Media Cabinet - Cabinet
Building the cabinet was interesting and rewarding. It required a lot of planning to get the exact size for all the pieces. And it took some effort and attention cutting all the pieces to the design size. But once they were all cut correctly, it was fun to assemble, because everything fell in place.
The 3/4" plywood parts (two sides, floor, interior partition) were made from some good birch plywood.
The top was made from a vintage piece of 7-ply 1-1/8" plywood decking. It was not a fine piece of plywood, and the surfaces had a lot of “personality”. But when I put clean cuts on the side, and cut it square, it started to look good. The cutting exposed voids in the edges, which I filled with epoxy and filed back to flush.
The solid wood parts (face frame, supports) were made from a wood that I got from a sawmill not too far away. This place had many piles of various woods. I believe I got chinquapin (Chrysolepis chrysophylla), because that’s what I asked for, but I'm no expert in identifying unique species of wood. It’s different from other woods I am familiar with, and it was pleasant to work with. It is neither a hard wood nor a soft wood, and has a very even grain. I took only the few boards necessary for this project. They were all rough-sawn 1" boards.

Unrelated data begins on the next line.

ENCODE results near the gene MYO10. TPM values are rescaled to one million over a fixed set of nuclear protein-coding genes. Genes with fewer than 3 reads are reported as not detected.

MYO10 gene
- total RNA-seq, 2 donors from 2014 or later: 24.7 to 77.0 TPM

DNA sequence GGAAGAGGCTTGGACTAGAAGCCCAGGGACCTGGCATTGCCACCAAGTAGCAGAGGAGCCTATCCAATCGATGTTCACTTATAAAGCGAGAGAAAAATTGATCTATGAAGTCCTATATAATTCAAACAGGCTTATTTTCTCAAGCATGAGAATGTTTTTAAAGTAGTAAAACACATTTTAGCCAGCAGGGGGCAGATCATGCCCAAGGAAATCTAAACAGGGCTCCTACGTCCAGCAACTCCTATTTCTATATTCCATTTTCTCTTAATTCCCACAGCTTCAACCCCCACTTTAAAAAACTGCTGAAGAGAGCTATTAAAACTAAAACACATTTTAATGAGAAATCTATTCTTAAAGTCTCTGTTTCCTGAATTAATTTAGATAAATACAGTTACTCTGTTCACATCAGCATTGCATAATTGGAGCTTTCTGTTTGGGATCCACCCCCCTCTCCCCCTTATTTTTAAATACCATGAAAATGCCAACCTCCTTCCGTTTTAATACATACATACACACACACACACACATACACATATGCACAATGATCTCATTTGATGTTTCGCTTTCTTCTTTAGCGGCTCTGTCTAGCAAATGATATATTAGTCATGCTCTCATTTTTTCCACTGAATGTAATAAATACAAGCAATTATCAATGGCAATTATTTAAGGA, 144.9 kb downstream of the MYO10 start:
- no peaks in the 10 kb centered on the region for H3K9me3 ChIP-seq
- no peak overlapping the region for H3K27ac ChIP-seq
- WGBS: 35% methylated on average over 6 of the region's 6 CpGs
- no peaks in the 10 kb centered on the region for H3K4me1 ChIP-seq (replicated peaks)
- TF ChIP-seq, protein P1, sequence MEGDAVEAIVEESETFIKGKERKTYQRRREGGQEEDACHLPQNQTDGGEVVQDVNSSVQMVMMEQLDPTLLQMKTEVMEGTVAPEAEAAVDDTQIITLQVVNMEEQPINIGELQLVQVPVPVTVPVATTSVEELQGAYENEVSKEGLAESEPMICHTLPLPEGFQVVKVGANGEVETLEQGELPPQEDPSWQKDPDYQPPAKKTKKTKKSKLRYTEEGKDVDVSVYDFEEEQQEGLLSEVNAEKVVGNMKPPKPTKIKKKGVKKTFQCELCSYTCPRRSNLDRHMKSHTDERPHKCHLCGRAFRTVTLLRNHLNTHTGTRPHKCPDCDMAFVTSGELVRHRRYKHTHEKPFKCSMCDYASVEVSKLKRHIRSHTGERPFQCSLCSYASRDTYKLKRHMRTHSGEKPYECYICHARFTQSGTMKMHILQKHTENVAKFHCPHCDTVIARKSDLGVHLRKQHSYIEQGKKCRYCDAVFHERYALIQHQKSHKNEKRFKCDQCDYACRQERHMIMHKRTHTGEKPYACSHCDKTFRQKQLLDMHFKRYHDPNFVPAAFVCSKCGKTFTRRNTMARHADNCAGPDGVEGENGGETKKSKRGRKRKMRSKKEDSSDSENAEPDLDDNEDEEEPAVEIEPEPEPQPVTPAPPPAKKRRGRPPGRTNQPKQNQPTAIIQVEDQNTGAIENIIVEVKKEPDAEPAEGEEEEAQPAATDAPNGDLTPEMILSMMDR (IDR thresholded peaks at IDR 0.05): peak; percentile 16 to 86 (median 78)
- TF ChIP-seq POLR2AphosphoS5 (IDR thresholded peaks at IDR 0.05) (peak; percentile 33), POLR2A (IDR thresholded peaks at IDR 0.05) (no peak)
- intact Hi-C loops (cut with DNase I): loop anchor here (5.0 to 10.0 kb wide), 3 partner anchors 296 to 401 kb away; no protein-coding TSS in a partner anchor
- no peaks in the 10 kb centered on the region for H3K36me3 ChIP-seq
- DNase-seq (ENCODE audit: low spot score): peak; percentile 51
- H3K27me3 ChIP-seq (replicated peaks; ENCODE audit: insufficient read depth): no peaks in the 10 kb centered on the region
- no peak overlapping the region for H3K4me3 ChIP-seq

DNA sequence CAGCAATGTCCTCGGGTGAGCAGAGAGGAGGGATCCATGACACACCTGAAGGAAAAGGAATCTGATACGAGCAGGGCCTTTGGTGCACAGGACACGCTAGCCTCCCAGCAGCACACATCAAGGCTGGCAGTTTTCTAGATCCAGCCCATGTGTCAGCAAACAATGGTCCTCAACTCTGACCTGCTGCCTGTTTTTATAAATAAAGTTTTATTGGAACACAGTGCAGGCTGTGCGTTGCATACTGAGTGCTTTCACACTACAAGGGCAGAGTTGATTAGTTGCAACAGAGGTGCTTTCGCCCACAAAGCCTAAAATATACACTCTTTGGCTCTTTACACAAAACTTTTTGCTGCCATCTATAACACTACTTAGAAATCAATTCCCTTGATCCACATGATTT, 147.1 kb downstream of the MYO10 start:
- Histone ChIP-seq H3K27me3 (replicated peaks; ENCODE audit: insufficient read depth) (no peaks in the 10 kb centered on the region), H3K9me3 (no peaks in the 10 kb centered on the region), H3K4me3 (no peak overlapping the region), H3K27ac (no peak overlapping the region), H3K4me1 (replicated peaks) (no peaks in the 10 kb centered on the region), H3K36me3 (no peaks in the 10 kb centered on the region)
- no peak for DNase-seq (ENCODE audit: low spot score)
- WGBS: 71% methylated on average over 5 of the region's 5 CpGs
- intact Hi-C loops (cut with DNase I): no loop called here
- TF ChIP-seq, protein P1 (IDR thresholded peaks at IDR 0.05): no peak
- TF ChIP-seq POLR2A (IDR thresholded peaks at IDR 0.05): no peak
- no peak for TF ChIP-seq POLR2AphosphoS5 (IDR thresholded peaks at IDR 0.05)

Getting Pieces Ready
I used CAD software to plan for how all the pieces would interact, and how big they needed to be. This was made more complicated by the fact that the solid wood was rough-sawn and needed to be planed to an undetermined finished size. The final thickness for the solid wood wound up being 13/16".
Plywood pieces were cut to their final design size. Most of the solid wood was cut to width, but left long. Then it was cut to length only when it was put in place.
Assembling the cabinet parts, sides and floor
Assembling the cabinet was fun, and like putting together a kit of parts, where everything fell in place. Everything was done with glue and finish nails. There was really no need to use screws, because of how all the parts tied into each other.
There was nothing unusual about the finishing process. I did a lot of sanding, and a lot of coats. I used an oil-based polyurethane with a “Satin” finish.
The cabinet body during the finishing process
The plywood top was dyed yellow and finished with a glossy oil-based polyurethane.